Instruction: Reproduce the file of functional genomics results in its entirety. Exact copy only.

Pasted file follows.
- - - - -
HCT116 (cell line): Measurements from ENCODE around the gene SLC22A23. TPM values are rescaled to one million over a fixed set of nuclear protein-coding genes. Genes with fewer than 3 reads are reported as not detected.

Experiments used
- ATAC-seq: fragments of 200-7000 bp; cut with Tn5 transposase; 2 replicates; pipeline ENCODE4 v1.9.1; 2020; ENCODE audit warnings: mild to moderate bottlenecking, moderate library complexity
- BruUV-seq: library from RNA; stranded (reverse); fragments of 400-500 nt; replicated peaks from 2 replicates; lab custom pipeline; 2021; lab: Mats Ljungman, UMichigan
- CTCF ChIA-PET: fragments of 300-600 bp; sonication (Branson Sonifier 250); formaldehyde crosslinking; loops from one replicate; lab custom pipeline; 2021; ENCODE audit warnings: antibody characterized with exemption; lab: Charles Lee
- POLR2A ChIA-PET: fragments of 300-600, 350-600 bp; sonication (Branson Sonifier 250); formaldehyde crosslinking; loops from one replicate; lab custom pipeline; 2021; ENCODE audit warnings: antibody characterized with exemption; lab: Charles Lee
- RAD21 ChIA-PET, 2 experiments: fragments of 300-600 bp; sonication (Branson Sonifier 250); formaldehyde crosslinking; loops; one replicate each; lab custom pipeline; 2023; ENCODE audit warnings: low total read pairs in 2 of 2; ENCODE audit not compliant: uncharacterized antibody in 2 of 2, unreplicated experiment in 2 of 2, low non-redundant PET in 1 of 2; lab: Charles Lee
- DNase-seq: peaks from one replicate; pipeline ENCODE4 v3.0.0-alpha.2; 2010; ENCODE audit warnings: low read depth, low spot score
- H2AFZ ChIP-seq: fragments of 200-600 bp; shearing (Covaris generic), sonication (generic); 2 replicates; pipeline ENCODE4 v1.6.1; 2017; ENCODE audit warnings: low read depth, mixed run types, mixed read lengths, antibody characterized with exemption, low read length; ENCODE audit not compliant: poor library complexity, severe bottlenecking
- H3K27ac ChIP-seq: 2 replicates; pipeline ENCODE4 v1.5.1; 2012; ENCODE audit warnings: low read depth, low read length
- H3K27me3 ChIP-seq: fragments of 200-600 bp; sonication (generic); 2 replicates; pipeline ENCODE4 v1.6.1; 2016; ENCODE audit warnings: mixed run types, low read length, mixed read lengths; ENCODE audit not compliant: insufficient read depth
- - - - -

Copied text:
HCT116 (cell line): Measurements from ENCODE around the gene SLC22A23. TPM values are rescaled to one million over a fixed set of nuclear protein-coding genes. Genes with fewer than 3 reads are reported as not detected.

Experiments used
- ATAC-seq: fragments of 200-7000 bp; cut with Tn5 transposase; 2 replicates; pipeline ENCODE4 v1.9.1; 2020; ENCODE audit warnings: mild to moderate bottlenecking, moderate library complexity
- BruUV-seq: library from RNA; stranded (reverse); fragments of 400-500 nt; replicated peaks from 2 replicates; lab custom pipeline; 2021; lab: Mats Ljungman, UMichigan
- CTCF ChIA-PET: fragments of 300-600 bp; sonication (Branson Sonifier 250); formaldehyde crosslinking; loops from one replicate; lab custom pipeline; 2021; ENCODE audit warnings: antibody characterized with exemption; lab: Charles Lee
- POLR2A ChIA-PET: fragments of 300-600, 350-600 bp; sonication (Branson Sonifier 250); formaldehyde crosslinking; loops from one replicate; lab custom pipeline; 2021; ENCODE audit warnings: antibody characterized with exemption; lab: Charles Lee
- RAD21 ChIA-PET, 2 experiments: fragments of 300-600 bp; sonication (Branson Sonifier 250); formaldehyde crosslinking; loops; one replicate each; lab custom pipeline; 2023; ENCODE audit warnings: low total read pairs in 2 of 2; ENCODE audit not compliant: uncharacterized antibody in 2 of 2, unreplicated experiment in 2 of 2, low non-redundant PET in 1 of 2; lab: Charles Lee
- DNase-seq: peaks from one replicate; pipeline ENCODE4 v3.0.0-alpha.2; 2010; ENCODE audit warnings: low read depth, low spot score
- H2AFZ ChIP-seq: fragments of 200-600 bp; shearing (Covaris generic), sonication (generic); 2 replicates; pipeline ENCODE4 v1.6.1; 2017; ENCODE audit warnings: low read depth, mixed run types, mixed read lengths, antibody characterized with exemption, low read length; ENCODE audit not compliant: poor library complexity, severe bottlenecking
- H3K27ac ChIP-seq: 2 replicates; pipeline ENCODE4 v1.5.1; 2012; ENCODE audit warnings: low read depth, low read length
- H3K27me3 ChIP-seq: fragments of 200-600 bp; sonication (generic); 2 replicates; pipeline ENCODE4 v1.6.1; 2016; ENCODE audit warnings: mixed run types, low read length, mixed read lengths; ENCODE audit not compliant: insufficient read depth